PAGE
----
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“When I asked the production company to include specific terms in my contract regarding overtime pay or working hours, they refused and said that they aren’t subject to labor law,” said a camera operator who worked on a Netflix original series that recently finished production.

If workers do pursue these claims, production companies can simply fire them.

“The process for reporting unpaid wages or illegal working hours at the labor board is more complicated if you don’t have a standard employment contract,” said labor attorney Kang Eun-hee. “You have to first prove that you qualify as an employee in the eyes of the law before they’ll review your case. There’s an added psychological burden because of the uncertainty.”

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The success of “Squid Game” set off a pitching frenzy among South Korean writers and producers. Though low by U.S. standards, Netflix’s production budgets were still much larger than those of Korean television networks, giving the streamer a reputation as a deep-pocketed backer that was willing to bet on unorthodox ideas and give writers a long creative leash.

Squid Game popularity
“Squid Game” set a Netflix record of 1.65 billion viewing hours in its first 28 days of release.

But the excitement of those early days has faded as the realities of the company’s business model have set in.

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“At first it was exciting to think that people all around the world would be able to watch my show,” said the writer of a popular Netflix drama. “But now I’m thinking, ‘So what?’ I’m not getting anything out of it.”

How to calculate residuals from shows that stream on Netflix is a central issue in the writers’ strike in the United States. In South Korea, the calculation is simple: zero.

Traditionally, television networks have paid writers residuals according to rates set by the Korea Television and Radio Writers Assn., a copyright group that, in the absence of a labor union for scripted television writers, collects and distributes payouts for reruns and foreign licensing deals.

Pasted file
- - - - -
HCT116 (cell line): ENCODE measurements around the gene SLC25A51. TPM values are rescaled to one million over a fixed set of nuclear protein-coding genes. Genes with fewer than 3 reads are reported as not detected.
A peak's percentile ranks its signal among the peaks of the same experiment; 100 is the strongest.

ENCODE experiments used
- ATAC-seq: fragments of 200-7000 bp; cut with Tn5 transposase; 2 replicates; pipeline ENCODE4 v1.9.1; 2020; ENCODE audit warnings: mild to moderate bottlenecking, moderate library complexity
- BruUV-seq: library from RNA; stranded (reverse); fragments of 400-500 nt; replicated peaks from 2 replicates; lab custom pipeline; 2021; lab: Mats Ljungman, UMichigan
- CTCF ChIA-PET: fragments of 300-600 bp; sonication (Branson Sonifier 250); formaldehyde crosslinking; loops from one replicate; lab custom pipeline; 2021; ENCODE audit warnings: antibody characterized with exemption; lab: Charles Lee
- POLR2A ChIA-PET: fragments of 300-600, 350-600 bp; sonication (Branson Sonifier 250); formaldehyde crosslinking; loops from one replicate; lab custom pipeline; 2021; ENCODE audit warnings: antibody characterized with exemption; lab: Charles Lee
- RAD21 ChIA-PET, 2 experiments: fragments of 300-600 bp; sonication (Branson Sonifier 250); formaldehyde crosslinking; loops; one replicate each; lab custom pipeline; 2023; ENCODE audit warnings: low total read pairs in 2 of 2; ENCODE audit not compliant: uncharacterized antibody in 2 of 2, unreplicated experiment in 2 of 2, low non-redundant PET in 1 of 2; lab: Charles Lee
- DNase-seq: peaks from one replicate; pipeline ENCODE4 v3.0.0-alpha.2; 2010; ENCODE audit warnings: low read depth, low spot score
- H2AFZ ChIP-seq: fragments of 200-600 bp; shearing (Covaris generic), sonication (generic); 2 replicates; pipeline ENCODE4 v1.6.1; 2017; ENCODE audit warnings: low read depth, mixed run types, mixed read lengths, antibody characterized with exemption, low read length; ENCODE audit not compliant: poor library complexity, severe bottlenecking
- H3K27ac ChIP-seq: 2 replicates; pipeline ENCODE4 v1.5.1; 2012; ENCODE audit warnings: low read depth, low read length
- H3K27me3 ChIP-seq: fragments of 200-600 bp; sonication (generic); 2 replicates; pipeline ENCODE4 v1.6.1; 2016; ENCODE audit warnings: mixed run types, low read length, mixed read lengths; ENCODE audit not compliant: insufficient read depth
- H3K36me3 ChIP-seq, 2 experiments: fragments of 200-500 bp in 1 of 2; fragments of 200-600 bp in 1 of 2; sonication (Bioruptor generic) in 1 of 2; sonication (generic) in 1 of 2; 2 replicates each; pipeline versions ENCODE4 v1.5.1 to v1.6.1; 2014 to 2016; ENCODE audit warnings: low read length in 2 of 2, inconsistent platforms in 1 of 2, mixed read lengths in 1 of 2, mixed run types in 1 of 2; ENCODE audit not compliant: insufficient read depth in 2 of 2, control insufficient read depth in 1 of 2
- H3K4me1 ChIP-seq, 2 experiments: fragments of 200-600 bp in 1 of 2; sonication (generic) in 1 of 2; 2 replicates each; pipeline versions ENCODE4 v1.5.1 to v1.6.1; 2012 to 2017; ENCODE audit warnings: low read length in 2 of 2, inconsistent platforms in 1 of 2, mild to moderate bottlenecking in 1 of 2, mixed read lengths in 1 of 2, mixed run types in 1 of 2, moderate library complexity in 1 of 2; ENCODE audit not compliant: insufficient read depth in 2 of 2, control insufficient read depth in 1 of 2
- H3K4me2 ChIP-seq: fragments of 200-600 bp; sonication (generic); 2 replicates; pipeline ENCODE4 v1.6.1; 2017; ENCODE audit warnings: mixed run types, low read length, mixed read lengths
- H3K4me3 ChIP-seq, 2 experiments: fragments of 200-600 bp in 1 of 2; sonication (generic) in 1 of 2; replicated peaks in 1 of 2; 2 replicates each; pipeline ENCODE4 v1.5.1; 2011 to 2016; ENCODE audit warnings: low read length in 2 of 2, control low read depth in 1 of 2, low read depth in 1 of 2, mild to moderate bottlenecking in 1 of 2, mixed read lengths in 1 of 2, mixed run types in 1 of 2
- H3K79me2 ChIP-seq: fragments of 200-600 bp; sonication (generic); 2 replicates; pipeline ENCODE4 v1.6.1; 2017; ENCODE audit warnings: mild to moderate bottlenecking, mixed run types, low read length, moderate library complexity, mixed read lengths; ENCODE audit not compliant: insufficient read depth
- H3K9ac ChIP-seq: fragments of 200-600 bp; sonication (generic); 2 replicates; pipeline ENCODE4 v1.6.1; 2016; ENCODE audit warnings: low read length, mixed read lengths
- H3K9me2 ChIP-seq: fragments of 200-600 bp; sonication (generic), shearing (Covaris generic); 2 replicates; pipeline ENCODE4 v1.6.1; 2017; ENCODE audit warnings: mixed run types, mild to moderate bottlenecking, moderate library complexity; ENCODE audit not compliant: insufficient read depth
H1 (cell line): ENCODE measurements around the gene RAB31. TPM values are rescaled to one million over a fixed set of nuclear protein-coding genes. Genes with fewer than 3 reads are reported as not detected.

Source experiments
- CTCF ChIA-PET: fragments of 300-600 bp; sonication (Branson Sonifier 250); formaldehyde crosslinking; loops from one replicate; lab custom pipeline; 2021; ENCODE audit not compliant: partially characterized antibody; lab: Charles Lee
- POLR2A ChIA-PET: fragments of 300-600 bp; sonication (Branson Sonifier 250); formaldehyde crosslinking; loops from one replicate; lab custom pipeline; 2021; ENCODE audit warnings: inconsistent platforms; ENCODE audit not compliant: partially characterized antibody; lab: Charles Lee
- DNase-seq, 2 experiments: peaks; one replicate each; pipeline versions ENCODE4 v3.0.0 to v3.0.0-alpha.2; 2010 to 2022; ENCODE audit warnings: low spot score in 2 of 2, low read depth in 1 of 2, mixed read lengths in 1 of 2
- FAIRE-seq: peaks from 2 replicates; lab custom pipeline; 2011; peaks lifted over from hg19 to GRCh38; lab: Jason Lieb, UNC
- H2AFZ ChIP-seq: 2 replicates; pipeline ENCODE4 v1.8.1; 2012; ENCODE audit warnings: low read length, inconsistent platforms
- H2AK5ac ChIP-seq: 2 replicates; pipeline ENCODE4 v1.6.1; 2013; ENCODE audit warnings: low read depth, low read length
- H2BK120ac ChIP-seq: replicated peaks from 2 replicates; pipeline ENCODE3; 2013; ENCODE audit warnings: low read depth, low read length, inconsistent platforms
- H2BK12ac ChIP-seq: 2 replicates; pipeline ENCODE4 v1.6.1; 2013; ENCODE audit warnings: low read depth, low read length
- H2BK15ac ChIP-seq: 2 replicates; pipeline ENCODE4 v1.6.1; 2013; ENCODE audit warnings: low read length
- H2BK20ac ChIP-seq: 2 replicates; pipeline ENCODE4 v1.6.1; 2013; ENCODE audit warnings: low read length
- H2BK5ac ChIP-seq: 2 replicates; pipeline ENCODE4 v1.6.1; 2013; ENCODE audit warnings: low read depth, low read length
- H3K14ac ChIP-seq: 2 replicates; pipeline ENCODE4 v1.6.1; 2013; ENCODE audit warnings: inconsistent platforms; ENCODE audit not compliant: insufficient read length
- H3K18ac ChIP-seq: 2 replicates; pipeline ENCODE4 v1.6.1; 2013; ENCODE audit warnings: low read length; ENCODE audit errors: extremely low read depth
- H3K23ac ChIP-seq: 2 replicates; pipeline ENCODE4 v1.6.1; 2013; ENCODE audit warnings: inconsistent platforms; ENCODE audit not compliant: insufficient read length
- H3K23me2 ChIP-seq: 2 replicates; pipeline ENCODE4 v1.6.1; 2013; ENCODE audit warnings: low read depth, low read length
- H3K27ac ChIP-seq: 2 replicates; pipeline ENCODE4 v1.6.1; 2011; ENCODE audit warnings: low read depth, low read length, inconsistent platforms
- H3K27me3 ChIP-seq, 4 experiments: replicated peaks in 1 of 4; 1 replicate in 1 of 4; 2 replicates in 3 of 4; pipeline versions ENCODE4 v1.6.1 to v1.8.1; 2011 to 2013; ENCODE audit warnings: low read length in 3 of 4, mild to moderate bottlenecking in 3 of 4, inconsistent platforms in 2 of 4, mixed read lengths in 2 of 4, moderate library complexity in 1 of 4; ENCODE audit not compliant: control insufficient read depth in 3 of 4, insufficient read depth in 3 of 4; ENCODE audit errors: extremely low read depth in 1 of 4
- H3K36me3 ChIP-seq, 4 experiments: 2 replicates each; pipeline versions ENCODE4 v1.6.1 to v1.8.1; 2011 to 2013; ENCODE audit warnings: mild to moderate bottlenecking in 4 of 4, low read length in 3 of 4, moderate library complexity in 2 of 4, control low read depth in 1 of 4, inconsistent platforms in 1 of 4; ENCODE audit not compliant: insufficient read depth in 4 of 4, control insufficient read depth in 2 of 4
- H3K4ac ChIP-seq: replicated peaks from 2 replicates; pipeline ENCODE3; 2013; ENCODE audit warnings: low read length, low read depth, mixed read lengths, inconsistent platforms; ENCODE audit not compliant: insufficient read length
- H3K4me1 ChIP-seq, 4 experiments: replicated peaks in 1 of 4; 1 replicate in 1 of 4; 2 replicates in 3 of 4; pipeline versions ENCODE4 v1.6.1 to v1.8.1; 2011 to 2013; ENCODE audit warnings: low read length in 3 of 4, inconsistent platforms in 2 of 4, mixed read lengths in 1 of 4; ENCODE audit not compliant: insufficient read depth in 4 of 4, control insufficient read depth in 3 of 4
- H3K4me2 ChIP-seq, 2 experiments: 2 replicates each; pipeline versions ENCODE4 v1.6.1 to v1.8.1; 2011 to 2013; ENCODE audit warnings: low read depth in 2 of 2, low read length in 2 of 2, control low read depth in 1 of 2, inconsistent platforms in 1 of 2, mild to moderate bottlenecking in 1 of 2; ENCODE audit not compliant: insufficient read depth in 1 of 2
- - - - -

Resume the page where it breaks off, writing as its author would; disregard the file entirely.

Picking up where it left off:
But Netflix has no such agreement with the association.

Instead, the streamer pays generously for scripts, with some A-list writers reportedly doubling their per-episode fee to $150,000.

But for less-established writers, the absence of residuals cuts deeper, given how their deals are structured.

Picketers with the Writers Guild of America (WGA) strike outside the Sunset Bronson Studios along Sunset Blvd.
Picketers with the Writers Guild of America strike outside the Sunset Bronson Studios in Hollywood on June 5. Netflix’s business model is a key sticking point in negotiations.
(Gary Coronado / Los Angeles Times)
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Writers typically sign long-term contracts with a production company, which will then commission the first few episodes of a potential series with the aim of selling the show and eventually delivering it ready-to-shoot. They are paid 30% of the expected script fee upfront.

An advance at Netflix rates starts at around $30,000, but given the slow pace of writing, pitching, casting and preparing to shoot, a writer typically has to live on that for two or three years before receiving the full script fee.

And all too often, as the drama writer recently experienced, a script bogged down by years of delays and endless rewrites fails to be picked up, and the writer receives no additional payments.

“You have money going out every month so it’s incredibly hard to maintain that without residuals from previous work,” she said.

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Seeking another source of income is difficult because writers rooms face the same understaffing that forces producers to work 100 hours a week.

“Most Korean dramas are written by one or two main writers, with another one or two assistant writers,” the writer said. “The industry is so used to doing a lot with very little, held together only by creative passion.”

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Assistant writers — who are akin to staff writers in Hollywood — typically make close to minimum wage and work long and irregular hours. They are yet another reason production budgets can be kept low.

Some liken the power imbalance between an assistant and a main writer to that of a graduate student and a thesis professor. In addition to writing or researching for scripts, duties might include cleaning the office or making kimchi for the boss.

“I lived with my main writer when I was an assistant, so I had to do some chores here and there,” the drama writer recalled. “But nothing shocking like the stories I heard at the time — like one assistant writer who had to do their main writer’s dirty laundry.”